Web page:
From trucks being driven into crowds to shootings and stabbings, the effort to strike fear into the heart of Europeans has morphed into different forms
This article originally appeared on TIME.
Terror has struck a major British city for a second time in as many months. U.K. police are treating the Monday night explosion that killed at least 22 at an Ariana Grande concert in Manchester as a terrorist incident, exactly two months after a lone attacker mowed down pedestrians with an SUV and stabbed a police officer outside the Houses of Parliament in London.
While no group has yet claimed responsibility for Monday night’s blast, analysts said the nature of the attack fits in with the targeting strategies of Islamic militants. It’s the latest in a long string of attacks that have maimed multiple European cities in the past year. From trucks being driven into crowds to shootings and stabbings, the effort to strike fear into the heart of people across Europe has morphed into different forms. Here are a list of recent major terror attacks that have hit Europe:
On Bastille Day, France’s national day, a truck slammed into celebrating crowds gathered on the coastal resort town’s Mediterranean seafront, killing at least 84 and seriously injuring 18 others. The perpetrator, shot by police on the scene, was later reported to have been “radicalised” by ISIS. At that point, France had already been in a state of emergency since the previous November, when a series of coordinated attacks across Paris took over 130 lives — ten months after the satirical newspaper Charlie Hebdo’s offices were raided by extremist gunmen in January 2015.
Two people broke into a Catholic church in the town of Saint-Etienne-du-Rouvray during morning Mass, taking five people hostage. The assailants stabbed the church’s 86-year-old priest in the chest and slit his throat. After the incident was resolved, then President François Hollande told journalists that the perpetrators acted in the name of ISIS. One of the suspects was reportedly wearing a tracking device during the incident, following two attempts in 2015 to travel abroad — to Syria on one occasion — assuming a relative’s identity.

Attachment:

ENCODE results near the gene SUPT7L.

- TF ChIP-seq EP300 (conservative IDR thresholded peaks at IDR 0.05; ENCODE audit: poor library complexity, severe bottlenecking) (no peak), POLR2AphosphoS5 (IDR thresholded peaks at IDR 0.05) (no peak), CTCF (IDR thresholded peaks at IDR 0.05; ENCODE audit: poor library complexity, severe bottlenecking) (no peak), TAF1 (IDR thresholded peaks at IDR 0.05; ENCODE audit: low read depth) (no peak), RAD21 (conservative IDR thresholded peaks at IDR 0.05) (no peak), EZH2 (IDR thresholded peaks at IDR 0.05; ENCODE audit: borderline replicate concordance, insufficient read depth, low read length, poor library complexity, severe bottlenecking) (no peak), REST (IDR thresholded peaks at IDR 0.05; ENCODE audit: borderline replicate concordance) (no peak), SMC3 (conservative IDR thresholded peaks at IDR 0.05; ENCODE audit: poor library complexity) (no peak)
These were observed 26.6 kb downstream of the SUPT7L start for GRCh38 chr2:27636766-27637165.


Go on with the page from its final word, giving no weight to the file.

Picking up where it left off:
In an evening less than one week before Christmas 2016, a hijacked truck carrying Polish plates deliberately plowed through a crowded Christmas market in the center of the German capital, killing at least 12 people and wounding 50 others — the truck’s original Polish driver was among those killed. The 24-year-old attacker, who was later shot dead by Italian police in Milan, was reportedly a failed asylum seeker awaiting deportation at that time. Rightwing populists across the continent poured blame on German Chancellor Angela Merkel and her policy of welcoming refugees into the country.
An attempted attack by a knife-wielding man trying to enter the grounds of the arts museum in central Paris was stopped when a French soldier guarding the site opened fire, seriously wounding the suspected invader. Two machetes were found at the scene of the incident. Hollande said there was “no doubt” the attempted incursion was terror-related.
On March 22, an SUV deliberately rammed into pedestrians on Westminster Bridge, before the driver got out and fatally stabbed a police officer outside the Houses of Parliament, in an attack billed by British police as being “inspired by international terrorism.” Four people in total were killed, including two tourists, one from the U.S. and another from Romania. The attacker, who was shot and killed on the scene, was later identified as a 52-year-old man who was known to police and had records of multiple convictions.
Three days before France went to the polls in the first round of its presidential election, a man shot police officers on the boulevard with an automatic weapon, killing one of them before he himself was killed. ISIS has claimed responsibility for the attack, identifying the attacker with a pseudonym. The attacker, a 39-year-old man from an eastern Paris suburb, was reported to have been detained earlier in February for threatening police, but subsequently freed due to lack of evidence.